Following the destruction of the Second Temple in 70 C.E., Judaism faced a serious crossroads. The rabbis of late antiquity spent the next few centuries in extensive debates in an effort to create an ethical and practical basis for a Torah-based faith. Their extensive discussions constitute the bulk of what we now know as the Talmud. This collection is not only massive; it is forbiddingly difficult and has accumulated numerous commentaries over the centuries since it first appeared. Recent translations have made it somewhat more accessible to English-language readers, but textual difficulties remain. This volume looks at tractate Zevachim (Sacrifices), which is mostly concerned with meat offerings slaughtered and presented at the Temple (when it stood). Joshua A. Fogel approaches the text, page by page, commenting with doses of humor and comparisons in a manner meant to explain and humanize the text for contemporary readers.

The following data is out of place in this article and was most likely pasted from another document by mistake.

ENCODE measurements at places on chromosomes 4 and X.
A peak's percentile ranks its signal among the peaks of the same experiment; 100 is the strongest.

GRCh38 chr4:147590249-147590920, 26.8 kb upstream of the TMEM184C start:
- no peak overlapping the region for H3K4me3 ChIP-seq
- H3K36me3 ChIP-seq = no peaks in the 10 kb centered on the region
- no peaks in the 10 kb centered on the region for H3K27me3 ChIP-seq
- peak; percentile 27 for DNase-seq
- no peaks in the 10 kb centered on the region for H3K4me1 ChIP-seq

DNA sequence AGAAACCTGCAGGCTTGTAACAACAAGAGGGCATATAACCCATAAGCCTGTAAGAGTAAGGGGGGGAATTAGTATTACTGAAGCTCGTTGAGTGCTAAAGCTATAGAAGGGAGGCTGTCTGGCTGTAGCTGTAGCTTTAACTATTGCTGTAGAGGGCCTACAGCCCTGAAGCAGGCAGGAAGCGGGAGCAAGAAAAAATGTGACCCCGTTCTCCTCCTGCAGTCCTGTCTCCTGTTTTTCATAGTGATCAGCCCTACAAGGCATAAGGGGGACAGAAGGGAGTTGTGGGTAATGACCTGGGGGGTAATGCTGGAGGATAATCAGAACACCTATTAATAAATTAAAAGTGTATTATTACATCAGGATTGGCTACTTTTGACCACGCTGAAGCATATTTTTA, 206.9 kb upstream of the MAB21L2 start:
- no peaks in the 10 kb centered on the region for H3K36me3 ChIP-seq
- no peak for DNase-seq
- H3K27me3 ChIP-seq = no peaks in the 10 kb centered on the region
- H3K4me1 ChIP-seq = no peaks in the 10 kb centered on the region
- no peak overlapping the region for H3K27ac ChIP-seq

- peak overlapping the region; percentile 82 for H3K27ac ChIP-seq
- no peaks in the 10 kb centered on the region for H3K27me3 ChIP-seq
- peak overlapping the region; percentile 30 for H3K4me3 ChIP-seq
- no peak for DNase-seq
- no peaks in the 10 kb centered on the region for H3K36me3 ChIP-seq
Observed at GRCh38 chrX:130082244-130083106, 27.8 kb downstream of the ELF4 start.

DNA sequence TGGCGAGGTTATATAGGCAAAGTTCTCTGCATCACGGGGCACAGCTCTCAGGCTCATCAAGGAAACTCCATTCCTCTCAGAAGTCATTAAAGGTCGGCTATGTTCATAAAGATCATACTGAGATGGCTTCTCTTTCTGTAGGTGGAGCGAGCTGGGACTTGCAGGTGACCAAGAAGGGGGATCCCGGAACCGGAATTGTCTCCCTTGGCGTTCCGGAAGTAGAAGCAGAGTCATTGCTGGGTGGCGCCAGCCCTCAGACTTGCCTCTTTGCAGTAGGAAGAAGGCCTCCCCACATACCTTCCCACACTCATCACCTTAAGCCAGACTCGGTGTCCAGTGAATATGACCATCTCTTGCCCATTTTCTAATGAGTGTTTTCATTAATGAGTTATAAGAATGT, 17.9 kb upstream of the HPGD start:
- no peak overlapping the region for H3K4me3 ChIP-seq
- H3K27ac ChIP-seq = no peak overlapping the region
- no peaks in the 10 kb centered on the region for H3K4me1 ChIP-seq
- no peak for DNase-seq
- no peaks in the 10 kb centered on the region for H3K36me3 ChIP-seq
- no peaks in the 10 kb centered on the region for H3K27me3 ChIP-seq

(Sacrifices) Left at the Altar
Reading Tractate Zevachim of the Babylonian Talmud